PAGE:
This week I'm on spring break, and in addition to getting some school work done, I'm trying to get a lot of work done on the jeep. With a little luck, the rear suspension will be fixed, a good portion of the frame will be painted, and the engine and transmission will be separated, and the flywheel replaced. Today I also picked up my flywheel inspection cover (or whatever's it's called) for the Chrysler 999 transmission. I've had this big old hole that opens up right to the flywheel, which always made me nervous when I went mudding. Now, it'll be all better. The part number, for those looking, is marked as 52118136, and it cost me like $8 from the dealership. Pic on the far right is one of the spring plates for the rear suspension, halfway through welding. I used a 5 x 4 x 3/16-inch plate, and drilled the appropriate holes for my u-bolts. To stiffen it up (where the factory plates have a channel bend), I welded an inch-wide piece of 3/16-inch steel. I thought about welding a similar piece on the other sides, but I didn't. If it doesn't seem strong enough, I'll just take them off and weld that piece on. It's raining today and probably all day tomorrow, so I'll be working inside and probably won't get much done. In order to combat the dreaded leaf-wrap that seems to be a perpetual problem with spring-over-axle lifts, I bought these MORE 7-inch spring pads for the Dana 44. I didn't see them on Four Wheel Drive Hardware's site (where I usually buy my parts), but I did find them at knowwhere2jeep.com. They are 1/4-inch steel, so pretty beefy. They fit up on the scout axle very nicely, and they are only $45. Part number there is MORE-98105.

15/03/2006, 11:44:02 - I have become more powerful than you can possibly imagine.
Well, with the aid of my new engine hoist, anyway. Thanks to a special from Pep Boys, I am the proud new owner of a 2-ton engine hoist, which I will use to hold up my transmission and transfer case while I replace the flywheel and remove the spacers between the transmission skid plate and the frame. Someone had put in 2 inch pieces of square steel tubing to lower the transmission. This helped the driveline angle problems caused by the spring-over lift (a little), but caused stress between the engine and transmission. I believe this is responsible for the persistent oil leak (the valve cover rubbed against the rear firewall, jostling it loose and causing oil to drip down) as well as possibly being a contributing factor to two transmission failures (although that remains very much speculation). In any case, being able to pull the transmission is going to be very helpful, and since there is no body on it, it's just as easy (probably easier) to do it from above.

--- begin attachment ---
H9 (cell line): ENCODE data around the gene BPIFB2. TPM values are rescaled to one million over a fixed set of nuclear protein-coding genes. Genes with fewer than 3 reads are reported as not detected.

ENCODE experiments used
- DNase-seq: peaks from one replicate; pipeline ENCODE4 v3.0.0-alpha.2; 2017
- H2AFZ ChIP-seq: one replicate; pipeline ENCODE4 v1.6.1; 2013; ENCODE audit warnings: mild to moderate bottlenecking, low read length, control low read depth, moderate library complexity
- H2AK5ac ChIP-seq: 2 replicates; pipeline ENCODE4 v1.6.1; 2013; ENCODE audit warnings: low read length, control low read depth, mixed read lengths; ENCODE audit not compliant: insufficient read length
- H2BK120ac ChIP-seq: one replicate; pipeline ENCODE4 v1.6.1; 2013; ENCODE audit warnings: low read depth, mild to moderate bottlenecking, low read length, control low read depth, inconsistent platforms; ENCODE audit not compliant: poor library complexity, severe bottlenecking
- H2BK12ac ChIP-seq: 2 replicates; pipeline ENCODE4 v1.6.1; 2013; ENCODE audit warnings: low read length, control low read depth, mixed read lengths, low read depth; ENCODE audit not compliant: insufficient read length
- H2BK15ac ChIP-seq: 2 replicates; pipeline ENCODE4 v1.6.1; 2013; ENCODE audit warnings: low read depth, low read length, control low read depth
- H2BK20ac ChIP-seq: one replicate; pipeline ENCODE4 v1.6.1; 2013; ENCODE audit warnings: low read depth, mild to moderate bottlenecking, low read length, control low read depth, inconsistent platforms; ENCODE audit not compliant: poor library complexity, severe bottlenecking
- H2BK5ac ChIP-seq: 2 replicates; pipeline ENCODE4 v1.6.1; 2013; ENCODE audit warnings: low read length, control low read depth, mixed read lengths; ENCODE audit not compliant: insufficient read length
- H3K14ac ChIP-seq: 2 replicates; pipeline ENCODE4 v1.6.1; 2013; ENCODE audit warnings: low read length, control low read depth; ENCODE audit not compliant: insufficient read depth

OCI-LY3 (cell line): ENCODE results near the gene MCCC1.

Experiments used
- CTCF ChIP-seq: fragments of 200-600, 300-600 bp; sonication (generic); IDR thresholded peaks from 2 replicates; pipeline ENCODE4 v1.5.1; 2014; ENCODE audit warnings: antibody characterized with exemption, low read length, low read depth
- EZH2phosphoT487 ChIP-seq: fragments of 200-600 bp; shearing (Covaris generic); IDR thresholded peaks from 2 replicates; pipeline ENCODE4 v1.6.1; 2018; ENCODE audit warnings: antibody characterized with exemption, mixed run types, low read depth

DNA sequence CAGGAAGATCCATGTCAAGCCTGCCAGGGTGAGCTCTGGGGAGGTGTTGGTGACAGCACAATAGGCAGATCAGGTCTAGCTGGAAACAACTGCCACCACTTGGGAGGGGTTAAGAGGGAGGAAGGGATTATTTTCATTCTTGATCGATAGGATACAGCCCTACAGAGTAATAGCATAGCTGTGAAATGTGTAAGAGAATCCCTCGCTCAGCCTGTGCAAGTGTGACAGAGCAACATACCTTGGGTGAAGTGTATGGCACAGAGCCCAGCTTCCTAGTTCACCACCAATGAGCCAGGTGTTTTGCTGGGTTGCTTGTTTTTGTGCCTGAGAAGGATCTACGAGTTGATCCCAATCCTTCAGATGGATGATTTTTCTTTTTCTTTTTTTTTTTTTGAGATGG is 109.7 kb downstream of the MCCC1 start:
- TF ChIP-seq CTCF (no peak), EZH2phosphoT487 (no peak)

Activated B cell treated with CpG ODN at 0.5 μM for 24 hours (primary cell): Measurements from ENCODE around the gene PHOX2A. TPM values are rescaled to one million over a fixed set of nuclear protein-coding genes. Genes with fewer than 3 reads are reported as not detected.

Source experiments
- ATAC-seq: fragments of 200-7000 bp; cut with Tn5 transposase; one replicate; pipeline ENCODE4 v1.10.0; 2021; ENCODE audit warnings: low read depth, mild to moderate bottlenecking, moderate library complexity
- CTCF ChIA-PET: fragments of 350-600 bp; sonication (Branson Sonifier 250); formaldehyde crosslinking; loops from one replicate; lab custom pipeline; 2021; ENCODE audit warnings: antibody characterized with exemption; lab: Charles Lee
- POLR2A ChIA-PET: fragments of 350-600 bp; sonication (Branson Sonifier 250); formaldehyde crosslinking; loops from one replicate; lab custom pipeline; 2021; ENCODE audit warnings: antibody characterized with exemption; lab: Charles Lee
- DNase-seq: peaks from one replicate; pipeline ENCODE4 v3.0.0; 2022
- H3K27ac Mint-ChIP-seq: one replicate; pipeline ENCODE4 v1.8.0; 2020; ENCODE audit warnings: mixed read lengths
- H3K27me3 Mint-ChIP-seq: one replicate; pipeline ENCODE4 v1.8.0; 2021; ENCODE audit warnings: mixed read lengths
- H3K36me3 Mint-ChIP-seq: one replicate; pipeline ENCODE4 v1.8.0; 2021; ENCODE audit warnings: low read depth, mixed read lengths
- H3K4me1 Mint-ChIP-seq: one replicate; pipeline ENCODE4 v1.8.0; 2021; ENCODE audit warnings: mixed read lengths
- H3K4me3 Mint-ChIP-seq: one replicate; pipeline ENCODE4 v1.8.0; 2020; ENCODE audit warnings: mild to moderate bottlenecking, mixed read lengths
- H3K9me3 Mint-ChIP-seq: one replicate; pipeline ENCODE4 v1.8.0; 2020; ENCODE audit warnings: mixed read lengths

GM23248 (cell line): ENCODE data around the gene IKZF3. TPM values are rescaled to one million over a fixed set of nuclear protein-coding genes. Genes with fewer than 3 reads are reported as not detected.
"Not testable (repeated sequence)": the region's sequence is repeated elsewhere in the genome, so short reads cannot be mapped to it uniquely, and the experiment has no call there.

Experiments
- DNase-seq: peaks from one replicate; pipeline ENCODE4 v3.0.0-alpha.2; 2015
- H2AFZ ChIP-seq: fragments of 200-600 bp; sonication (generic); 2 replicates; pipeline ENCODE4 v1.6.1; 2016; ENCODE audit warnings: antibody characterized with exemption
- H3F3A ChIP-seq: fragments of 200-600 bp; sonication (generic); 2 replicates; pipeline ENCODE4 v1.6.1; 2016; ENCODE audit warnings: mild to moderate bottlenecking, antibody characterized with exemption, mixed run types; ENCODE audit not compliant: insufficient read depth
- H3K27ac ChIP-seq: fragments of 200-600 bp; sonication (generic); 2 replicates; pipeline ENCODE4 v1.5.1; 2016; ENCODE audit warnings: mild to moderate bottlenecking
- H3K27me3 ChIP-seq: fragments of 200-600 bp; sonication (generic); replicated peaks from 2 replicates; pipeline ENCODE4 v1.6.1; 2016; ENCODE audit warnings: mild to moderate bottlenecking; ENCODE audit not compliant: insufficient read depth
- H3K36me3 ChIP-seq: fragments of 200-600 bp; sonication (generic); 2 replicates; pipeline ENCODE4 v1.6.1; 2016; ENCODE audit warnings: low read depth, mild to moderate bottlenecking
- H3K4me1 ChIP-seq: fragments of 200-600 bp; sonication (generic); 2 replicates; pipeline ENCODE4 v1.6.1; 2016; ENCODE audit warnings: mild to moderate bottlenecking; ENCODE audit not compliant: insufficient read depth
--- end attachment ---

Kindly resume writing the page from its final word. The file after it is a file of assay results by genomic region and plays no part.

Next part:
02/09/2006, 11:55:45 - Getting back to work
Now that nobody reads this anymore since I haven't posted since before Christmas, it seems time to put in all the details of what I've been up to for months. First, I was gone for a month for Christmas Break, so no work there. Since I've been back, I've been making some great progress though.

The big news is that I've ordered and received all the parts for the rear suspension and (drumroll) purchased a YJ tub from a California driven 1989 Wrangler. Dan and I drove up to Rancho Jeep Recycling (http://www.ranchojeeprecyclers.com/) in Rancho Cordova (near Sacramento). It was a 6 hour drive from here to there, and 6.5 back. That was a pretty long drive in the old Ford Ranger, and we were lucky not to have any mechanical trouble with the truck. The tub fit nicely in the back, not even hanging out over the tailgate, and only a little out the side. It's in great condition, and a steal at $500. Even with gas it was still a very good deal. Rancho Jeep Recycling seems well stocked, so if you are in California and need some used jeep parts that you're having trouble locating, this is a good spot.

Anyhow, I'll be taking a few weeks off and then I should be able to put the rear frame and suspension back together. Here's a pic of the new tub sitting next to the old one. I will, of course, be repainting it after I do some minor repairs on it.

10/11/2005, 10:21:27 - Are you just fiddling around or what?